Housing and environment targets ‘at risk due to haphazard Government approach’

Ministers are ‘failing to deliver for either side’ in their approach to competing demands, a group of peers has said.

Housebuilding targets are at risk of being missed and environmental ambitions unmet due to “haphazard” implementation of policy, a group of peers has warned.

The Government is “failing to deliver for either side” in its approach to competing demands for new homes and environmental protection, according to a report by the Lords Built Environment Committee.

The cross-party group is calling for housebuilding to be given statutory weight which ensures it has equal status to environmental goals.

In its report, it says advice on nutrient neutrality rules, which the upper chamber recently voted to save despite a Government bid to relax them, can have “crippling” effects for smaller developers.

New home registrations
Housebuilding targets and environmental pledges are both at risk of going unmet, the committee said (Gareth Fuller/PA)

Such requirements – along with rules on water and recreational impact zones – could be preventing as many as 45,000 new homes per year from being delivered, the committee heard.

Peers last week rejected controversial plans to change the EU-derived measures, which require developers to ensure no additional substances such as phosphate and nitrogen make it into rivers and lakes.

The committee said it would not comment on the “validity” of Government policies on development or habitat protection and instead focus on whether they are achievable and how they affect one another.

But it found that their success had been “hampered and sometimes completely blocked by lack of co-ordination in policy-making and haphazard and unbalanced implementation”.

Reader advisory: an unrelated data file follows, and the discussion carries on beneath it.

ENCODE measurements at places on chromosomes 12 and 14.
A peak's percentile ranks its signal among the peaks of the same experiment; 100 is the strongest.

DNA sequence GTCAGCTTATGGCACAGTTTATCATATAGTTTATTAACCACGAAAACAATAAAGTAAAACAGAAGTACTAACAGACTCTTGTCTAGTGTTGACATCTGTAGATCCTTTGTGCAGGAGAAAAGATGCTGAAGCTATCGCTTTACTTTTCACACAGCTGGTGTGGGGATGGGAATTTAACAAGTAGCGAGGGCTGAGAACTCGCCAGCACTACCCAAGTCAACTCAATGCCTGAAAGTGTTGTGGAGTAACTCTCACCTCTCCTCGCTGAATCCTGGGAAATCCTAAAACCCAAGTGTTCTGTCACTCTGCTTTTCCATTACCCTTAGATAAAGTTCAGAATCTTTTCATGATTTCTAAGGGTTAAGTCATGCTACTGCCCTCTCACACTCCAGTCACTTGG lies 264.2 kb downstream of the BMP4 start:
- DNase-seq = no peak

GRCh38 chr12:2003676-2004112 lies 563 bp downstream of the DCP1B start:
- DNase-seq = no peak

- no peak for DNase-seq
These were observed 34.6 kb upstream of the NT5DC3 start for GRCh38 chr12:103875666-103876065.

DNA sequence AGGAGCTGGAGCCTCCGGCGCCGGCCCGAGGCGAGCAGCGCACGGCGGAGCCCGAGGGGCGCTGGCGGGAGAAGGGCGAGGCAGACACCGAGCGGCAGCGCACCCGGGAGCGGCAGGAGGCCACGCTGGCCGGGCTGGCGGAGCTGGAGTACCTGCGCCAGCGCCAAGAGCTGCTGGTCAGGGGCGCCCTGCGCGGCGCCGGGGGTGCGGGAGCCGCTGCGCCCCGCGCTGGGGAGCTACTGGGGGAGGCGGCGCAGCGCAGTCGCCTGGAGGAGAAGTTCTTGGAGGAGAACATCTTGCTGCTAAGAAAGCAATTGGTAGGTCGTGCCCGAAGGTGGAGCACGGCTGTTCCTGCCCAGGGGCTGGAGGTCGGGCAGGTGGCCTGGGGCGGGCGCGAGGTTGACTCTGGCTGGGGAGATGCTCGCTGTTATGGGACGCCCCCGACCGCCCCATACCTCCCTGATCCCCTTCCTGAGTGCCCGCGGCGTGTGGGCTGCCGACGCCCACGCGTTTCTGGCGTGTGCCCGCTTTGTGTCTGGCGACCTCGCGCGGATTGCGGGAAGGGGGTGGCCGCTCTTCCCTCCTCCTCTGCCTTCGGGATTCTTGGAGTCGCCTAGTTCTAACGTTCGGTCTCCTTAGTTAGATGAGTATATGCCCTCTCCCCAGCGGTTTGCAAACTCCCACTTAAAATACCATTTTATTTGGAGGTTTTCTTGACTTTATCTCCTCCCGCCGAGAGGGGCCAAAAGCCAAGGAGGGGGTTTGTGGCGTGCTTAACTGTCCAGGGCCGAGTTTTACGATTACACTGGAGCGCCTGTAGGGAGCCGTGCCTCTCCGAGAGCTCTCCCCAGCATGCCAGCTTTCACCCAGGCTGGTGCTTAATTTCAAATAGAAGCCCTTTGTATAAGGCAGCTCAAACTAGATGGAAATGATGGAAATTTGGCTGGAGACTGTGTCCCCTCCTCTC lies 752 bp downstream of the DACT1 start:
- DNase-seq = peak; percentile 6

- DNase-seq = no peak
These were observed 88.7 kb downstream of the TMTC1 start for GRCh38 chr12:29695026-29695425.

It recommended the Government provides “clear advice” as to what assumptions can be made by local planning authorities and developers about the requirements following the passage of the Levelling Up and Regeneration Bill.

It also criticised “poor agricultural and sewage management” over the decades for leading to water pollution that must now be mitigated through housebuilding practices.

Smaller developers are also being disproportionately burdened by biodiversity requirements, the committee said.

New rules which state developments must result in a 10% biodiversity net gain (BNG) are set to come into effect in November.

The group is urging the Government to ensure local authorities do not make such requirements ahead of the statutory deadline.

In its report, it said: “It does not help the Government achieve its policy commitments if local planning authorities operate without clear, consistent, achievable, and co-ordinated national policies.

“National political leadership needs to be shown in setting out which priorities should prevail when individually important policies conflict with each other.”

Lord Moylan, committee chairman, said: “The current approach to managing any conflict between new homes and the needs of the environment is failing to deliver for either side.

“Our inquiry found that the achievement of the Government’s housing and environmental policies has been hampered and sometimes completely blocked by lack of co-ordination in policy-making and haphazard and unbalanced implementation.

“There is no way the Government can deliver on its housebuilding targets unless it is brave and displays the political leadership necessary to deliver and implement a comprehensive strategy for both development and the environment.”

The housing target set out in the 2019 Conservative manifesto was for 300,000 new homes to be built a year by the mid-2020s.

In 2021-22, “net additional dwellings” were 232,820, a 10% increase on the previous year, according to data from the Department for Levelling Up, Housing and Communities (DLUHC).

“Net additional dwellings” include houses being converted to flats or commercial buildings switching to domestic use, as well as new builds.

Prime Minister Rishi Sunak has sought to tread a fine line between appeasing Tory backbenchers opposed to mandatory targets and boosting development.

He has insisted he remains committed to the 2019 pledge, but Government guidance says housing targets “remain, but are a starting point with new flexibilities to reflect local circumstances”.

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